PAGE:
I beg your pardon.
It's always difficult to know at what level an inquirer may be.
Then I might recommend "Haunted Clwyd" and "Supernatural Clwyd" by Richard Holland for North-East Wales as examples that might be interesting, Written, though they are straightforward folkloric compliations and not "esoteric."
My favourite is The Warrior Knight of the Blood Red Plume.

raine said...

I'd initially thought it was all a case of ye olde "I can make myself feel superior by putting others down."
Then I began to think it was simply a means of attracting traffic. Many people will stop to watch a nasty street brawl.
I'm not sure what I think at this point.
But I do love the dribbling hag.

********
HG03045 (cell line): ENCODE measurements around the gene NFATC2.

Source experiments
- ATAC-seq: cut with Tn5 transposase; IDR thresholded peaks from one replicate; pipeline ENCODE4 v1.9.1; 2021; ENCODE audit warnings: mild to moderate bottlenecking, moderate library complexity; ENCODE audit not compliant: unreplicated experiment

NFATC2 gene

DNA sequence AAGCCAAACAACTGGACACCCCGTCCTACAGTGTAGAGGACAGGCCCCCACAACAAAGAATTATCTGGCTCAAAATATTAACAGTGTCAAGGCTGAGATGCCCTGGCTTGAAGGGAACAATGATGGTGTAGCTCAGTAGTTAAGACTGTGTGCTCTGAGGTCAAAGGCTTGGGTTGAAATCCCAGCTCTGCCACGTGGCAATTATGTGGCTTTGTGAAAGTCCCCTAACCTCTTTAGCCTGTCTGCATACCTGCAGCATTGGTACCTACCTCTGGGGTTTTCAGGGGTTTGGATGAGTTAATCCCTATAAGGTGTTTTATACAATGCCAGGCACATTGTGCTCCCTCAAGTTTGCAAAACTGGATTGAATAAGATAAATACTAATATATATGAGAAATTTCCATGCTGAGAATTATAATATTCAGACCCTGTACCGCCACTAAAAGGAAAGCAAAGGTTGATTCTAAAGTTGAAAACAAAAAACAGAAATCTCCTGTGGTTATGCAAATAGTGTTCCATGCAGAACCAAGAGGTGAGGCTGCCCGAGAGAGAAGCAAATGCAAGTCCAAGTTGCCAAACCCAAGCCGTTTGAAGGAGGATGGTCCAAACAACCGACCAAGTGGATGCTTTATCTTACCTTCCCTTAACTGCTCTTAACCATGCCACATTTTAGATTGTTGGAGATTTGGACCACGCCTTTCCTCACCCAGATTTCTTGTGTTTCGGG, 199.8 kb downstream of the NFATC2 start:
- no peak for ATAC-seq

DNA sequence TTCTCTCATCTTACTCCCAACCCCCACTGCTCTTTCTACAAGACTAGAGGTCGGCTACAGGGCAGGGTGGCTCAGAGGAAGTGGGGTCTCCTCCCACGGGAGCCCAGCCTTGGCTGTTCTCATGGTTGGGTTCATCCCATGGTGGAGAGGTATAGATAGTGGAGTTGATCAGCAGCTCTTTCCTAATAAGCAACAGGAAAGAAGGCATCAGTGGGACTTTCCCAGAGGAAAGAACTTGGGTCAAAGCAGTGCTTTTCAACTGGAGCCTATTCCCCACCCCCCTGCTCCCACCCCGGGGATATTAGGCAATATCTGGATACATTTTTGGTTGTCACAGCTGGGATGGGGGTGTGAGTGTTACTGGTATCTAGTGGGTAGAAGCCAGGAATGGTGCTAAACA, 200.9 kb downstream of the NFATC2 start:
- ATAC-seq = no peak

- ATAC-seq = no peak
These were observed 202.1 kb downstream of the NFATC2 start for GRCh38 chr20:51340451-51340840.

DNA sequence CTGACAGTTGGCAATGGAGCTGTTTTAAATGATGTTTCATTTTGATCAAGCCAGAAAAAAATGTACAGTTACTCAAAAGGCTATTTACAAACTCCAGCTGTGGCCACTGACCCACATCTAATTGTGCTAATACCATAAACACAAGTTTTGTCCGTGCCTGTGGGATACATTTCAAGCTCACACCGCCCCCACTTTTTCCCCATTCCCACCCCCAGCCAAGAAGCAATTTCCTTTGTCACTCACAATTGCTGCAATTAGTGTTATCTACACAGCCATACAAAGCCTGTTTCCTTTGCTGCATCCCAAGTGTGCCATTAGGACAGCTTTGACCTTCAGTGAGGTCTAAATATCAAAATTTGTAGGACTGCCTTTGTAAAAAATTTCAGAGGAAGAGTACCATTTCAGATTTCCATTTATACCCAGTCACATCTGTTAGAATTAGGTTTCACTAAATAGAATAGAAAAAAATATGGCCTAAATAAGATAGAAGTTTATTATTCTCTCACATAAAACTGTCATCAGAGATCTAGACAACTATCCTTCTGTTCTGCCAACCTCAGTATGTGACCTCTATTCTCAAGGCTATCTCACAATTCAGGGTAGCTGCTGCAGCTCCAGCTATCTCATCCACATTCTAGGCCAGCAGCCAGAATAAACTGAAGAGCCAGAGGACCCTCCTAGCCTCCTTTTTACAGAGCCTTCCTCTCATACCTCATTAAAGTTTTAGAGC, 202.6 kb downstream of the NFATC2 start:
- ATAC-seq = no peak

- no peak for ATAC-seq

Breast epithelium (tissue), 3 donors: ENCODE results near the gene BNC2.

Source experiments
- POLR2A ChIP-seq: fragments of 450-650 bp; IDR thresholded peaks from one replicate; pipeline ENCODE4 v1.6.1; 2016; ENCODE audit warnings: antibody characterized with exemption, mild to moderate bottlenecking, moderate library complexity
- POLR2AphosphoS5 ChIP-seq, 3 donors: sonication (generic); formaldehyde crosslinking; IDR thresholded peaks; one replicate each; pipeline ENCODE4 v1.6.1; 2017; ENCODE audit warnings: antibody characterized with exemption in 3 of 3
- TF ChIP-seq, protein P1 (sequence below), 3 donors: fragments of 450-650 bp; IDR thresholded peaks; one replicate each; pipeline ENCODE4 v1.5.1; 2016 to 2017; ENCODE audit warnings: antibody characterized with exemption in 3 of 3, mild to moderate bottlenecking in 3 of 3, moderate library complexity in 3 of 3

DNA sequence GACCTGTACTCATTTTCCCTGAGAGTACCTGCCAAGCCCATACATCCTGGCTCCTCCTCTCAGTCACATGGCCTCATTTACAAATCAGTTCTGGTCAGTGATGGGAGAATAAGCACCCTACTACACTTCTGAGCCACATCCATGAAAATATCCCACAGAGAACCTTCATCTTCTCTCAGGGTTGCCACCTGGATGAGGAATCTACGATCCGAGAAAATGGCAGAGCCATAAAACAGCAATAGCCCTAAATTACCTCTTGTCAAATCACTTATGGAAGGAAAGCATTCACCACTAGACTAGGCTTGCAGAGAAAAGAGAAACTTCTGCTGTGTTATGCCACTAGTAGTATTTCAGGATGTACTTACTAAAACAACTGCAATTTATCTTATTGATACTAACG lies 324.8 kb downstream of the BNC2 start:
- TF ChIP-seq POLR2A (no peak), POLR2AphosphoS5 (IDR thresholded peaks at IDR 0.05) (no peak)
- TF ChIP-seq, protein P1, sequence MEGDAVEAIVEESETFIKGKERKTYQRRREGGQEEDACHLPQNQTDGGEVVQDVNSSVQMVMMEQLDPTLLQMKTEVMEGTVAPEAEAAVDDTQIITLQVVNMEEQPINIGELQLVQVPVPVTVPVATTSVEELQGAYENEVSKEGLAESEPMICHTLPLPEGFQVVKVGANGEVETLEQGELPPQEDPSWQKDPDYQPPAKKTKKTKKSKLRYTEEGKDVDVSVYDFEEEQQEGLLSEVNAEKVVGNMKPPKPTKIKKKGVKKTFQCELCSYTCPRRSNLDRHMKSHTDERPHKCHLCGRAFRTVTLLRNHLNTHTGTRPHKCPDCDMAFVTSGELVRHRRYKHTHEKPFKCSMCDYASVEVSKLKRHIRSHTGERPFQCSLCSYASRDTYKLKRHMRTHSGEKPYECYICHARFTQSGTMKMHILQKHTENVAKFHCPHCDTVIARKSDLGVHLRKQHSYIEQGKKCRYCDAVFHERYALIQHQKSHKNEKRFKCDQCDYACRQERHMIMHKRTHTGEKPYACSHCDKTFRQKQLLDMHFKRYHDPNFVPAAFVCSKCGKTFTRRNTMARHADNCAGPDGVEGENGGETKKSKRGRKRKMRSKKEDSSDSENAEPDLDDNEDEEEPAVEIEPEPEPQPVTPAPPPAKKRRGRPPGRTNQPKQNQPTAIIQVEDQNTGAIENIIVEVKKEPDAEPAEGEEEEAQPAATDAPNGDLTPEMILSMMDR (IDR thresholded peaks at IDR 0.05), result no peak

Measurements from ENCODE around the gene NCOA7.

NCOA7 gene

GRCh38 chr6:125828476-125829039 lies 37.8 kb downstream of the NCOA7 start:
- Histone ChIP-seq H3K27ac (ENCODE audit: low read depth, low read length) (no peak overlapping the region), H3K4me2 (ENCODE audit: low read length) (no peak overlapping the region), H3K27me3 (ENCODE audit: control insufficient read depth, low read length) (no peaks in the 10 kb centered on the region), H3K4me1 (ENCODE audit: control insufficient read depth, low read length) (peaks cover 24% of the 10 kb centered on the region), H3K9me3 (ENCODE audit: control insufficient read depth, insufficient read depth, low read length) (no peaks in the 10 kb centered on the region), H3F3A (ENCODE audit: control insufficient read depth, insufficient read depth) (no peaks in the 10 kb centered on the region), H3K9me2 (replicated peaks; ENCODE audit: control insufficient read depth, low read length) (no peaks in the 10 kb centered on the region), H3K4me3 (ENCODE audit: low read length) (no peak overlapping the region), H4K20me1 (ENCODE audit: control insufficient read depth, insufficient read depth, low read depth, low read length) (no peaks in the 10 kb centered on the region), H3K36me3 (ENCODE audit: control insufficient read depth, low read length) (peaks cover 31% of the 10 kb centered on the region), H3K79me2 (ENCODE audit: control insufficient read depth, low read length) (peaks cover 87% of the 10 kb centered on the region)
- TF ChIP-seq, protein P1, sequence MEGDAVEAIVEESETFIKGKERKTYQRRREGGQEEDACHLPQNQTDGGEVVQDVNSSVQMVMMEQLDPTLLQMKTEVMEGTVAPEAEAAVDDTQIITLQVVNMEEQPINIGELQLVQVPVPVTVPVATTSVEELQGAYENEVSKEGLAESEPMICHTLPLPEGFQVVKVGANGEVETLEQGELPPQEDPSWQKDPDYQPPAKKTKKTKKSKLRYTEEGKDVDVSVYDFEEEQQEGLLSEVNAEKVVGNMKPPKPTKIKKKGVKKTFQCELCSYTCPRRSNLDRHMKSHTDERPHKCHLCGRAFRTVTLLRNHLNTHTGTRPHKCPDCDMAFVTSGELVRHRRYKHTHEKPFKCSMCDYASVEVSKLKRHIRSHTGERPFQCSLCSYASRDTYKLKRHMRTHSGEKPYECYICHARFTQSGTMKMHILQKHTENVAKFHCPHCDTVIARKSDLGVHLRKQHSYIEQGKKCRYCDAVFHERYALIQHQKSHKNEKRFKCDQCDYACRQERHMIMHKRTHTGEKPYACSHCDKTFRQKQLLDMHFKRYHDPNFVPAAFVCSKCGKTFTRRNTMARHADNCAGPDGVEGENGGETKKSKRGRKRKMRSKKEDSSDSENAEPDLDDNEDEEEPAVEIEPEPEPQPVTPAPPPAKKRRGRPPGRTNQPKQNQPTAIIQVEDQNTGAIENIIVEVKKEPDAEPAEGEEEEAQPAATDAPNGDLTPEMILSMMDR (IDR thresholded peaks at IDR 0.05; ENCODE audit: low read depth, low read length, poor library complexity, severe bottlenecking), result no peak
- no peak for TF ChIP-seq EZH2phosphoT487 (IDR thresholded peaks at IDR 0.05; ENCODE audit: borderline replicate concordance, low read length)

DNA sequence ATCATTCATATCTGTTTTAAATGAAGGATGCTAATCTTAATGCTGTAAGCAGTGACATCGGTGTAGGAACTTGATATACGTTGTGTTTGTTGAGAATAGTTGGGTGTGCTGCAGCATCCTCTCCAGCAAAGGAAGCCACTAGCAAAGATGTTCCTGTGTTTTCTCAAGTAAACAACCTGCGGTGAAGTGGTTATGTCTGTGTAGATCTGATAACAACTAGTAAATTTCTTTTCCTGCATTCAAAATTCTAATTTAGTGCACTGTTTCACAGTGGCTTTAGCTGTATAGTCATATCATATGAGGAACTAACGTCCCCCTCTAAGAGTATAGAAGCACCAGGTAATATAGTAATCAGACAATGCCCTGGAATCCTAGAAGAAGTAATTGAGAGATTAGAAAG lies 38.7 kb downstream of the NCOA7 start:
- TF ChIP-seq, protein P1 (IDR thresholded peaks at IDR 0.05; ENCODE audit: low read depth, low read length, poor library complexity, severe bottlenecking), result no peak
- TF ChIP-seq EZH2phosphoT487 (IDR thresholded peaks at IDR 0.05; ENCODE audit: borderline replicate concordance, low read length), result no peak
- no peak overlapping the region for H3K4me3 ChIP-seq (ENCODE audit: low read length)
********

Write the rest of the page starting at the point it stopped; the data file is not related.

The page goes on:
;-)

Bernita said...

Think it's much more complicated than that, Raine, though certainly those are a couple of prime motives in some cases.

Yes! As Bonnie says, " Mind pictures!Visuals!"

archer said...

the dribbling hag

What a great name for a bar.

Ric said...

Bernita is giving out plot bunnies.

The writer, frustrated over getting nowhere, pens a roman a clef about the industry, naming names and taking no prisoners.
And, after a long search, finds a sympathetic agent and publisher, turning the whole industry on its back, soft underbelly ripe for eviseration.

Of course, one could wait until they are famous but Truman Capote had such an inglorious end.

writtenwyrdd said...

What's to apologize for? You have the sound of someone with an ancient library (not you, the library) filled with parchment and leather and fading oak gall ink tomes. Or, just a good bunch of obscure books.

Thanks for the info. I can't browse old book stores like I used to, since I live in the middle of freaking nowhere these days.